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Semin Reprod Med. 2011 May;29(3):257-65. doi: 10.1055/s-0031-1275518. Epub 2011 Jul 18.

The long-term effects of prenatal development on growth and metabolism.

Author information

  • 1Medical Research Council Lifecourse Epidemiology Unit, University of Southampton, Southampton, United Kingdom. kmg@mrc.soton.ac.uk

Abstract

People who were small at birth and had poor infant growth have an increased risk of adult cardiovascular disease, osteoporosis, and type 2 diabetes, particularly if their restricted early growth was followed by increased childhood weight gain. These relations extend across the normal range of birth size in a graded manner, so reduced size is not a prerequisite. In addition, larger birth size is associated with risks of obesity and type 2 diabetes. The associations appear to reflect developmental plastic responses made by the fetus and infant based on cues about the environment, influenced by maternal characteristics including diet, body composition, stress, and exercise levels. These responses involve epigenetic processes that modify the offspring's phenotype. Vulnerability to ill health results if the environment in infancy, childhood, and later life is mismatched to the phenotype induced in development, informed by the developmental cues. This mismatch may arise through unbalanced diet or body composition of the mother or a change in lifestyle factors between generations. These insights offer new possibilities for the early diagnosis and prevention of chronic disease.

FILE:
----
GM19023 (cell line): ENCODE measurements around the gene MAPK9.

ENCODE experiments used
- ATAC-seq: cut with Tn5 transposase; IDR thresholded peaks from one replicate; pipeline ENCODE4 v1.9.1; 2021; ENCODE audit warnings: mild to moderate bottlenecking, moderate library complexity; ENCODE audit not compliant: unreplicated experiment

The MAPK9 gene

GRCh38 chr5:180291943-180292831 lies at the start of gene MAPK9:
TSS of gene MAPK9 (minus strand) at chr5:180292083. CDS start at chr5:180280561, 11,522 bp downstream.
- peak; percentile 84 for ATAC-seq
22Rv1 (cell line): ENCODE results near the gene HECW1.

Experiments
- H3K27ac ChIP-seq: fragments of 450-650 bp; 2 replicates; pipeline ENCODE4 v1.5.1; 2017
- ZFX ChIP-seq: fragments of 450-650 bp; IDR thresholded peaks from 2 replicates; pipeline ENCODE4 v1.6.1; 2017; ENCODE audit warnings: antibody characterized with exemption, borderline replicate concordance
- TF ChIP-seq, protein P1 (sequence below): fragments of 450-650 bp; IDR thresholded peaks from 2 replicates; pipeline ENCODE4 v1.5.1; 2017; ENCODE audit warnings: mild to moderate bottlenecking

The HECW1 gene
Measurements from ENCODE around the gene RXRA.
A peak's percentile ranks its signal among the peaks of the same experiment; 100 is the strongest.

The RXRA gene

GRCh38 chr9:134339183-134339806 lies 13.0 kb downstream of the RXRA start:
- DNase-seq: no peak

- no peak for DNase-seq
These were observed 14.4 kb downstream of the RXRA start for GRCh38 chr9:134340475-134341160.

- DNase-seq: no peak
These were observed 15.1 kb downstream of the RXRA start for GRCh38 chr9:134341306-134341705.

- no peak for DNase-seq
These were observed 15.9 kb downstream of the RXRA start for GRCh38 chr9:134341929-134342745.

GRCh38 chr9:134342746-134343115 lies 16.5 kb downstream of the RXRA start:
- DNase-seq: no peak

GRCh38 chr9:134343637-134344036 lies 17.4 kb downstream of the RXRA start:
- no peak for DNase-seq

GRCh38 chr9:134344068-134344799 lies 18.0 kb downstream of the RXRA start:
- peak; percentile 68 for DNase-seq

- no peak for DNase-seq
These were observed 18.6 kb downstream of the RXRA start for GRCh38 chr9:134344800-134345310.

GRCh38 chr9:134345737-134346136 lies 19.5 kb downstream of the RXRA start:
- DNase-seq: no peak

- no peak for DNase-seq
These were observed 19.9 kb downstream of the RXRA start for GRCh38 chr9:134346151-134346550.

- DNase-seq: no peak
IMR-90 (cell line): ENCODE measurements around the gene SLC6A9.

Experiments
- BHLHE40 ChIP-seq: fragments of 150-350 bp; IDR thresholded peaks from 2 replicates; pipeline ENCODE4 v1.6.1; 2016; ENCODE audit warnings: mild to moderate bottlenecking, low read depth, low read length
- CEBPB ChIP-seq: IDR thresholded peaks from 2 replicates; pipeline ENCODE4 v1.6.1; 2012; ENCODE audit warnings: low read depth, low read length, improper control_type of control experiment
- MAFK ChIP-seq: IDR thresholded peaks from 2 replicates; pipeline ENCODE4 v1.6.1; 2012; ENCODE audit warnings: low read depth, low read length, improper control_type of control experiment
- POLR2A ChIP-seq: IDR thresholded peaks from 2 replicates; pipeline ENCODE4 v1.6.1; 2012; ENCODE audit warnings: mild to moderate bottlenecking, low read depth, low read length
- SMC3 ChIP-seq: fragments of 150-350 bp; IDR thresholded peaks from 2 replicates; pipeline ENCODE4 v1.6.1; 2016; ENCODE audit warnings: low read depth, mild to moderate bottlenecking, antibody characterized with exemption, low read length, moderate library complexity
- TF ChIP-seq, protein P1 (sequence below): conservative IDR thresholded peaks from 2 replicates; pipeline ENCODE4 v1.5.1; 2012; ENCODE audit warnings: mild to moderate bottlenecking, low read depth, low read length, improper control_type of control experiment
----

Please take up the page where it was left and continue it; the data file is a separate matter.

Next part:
© Thieme Medical Publishers.

PMID:
21769765
[PubMed - indexed for MEDLINE]
PMCID:
PMC3685133
Free PMC Article
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